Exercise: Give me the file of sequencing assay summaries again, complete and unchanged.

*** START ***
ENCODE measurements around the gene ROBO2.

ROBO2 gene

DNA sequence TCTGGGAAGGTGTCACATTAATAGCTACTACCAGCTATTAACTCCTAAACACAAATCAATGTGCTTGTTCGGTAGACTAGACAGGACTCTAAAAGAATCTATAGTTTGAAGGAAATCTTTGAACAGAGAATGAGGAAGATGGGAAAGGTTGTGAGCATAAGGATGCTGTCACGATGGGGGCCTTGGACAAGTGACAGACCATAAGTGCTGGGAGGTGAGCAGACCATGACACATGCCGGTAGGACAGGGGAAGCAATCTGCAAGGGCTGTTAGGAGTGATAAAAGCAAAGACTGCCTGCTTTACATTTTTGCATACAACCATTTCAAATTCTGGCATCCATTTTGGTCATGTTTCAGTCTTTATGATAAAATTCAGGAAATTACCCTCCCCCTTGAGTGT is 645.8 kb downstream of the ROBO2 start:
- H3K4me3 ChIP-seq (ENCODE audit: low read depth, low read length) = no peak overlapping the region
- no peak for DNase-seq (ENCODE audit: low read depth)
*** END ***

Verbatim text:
ENCODE measurements around the gene ROBO2.

ROBO2 gene

DNA sequence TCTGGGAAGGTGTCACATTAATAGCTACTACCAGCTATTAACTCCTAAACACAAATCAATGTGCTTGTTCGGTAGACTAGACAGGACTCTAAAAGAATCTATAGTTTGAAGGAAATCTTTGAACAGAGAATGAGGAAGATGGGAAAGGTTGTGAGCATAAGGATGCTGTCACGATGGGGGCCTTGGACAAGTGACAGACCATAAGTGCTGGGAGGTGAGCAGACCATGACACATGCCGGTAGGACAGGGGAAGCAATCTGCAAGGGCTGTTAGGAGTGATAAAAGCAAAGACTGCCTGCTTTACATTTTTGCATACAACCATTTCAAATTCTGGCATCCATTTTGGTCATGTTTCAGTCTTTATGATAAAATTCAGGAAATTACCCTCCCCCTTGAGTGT is 645.8 kb downstream of the ROBO2 start:
- H3K4me3 ChIP-seq (ENCODE audit: low read depth, low read length) = no peak overlapping the region
- no peak for DNase-seq (ENCODE audit: low read depth)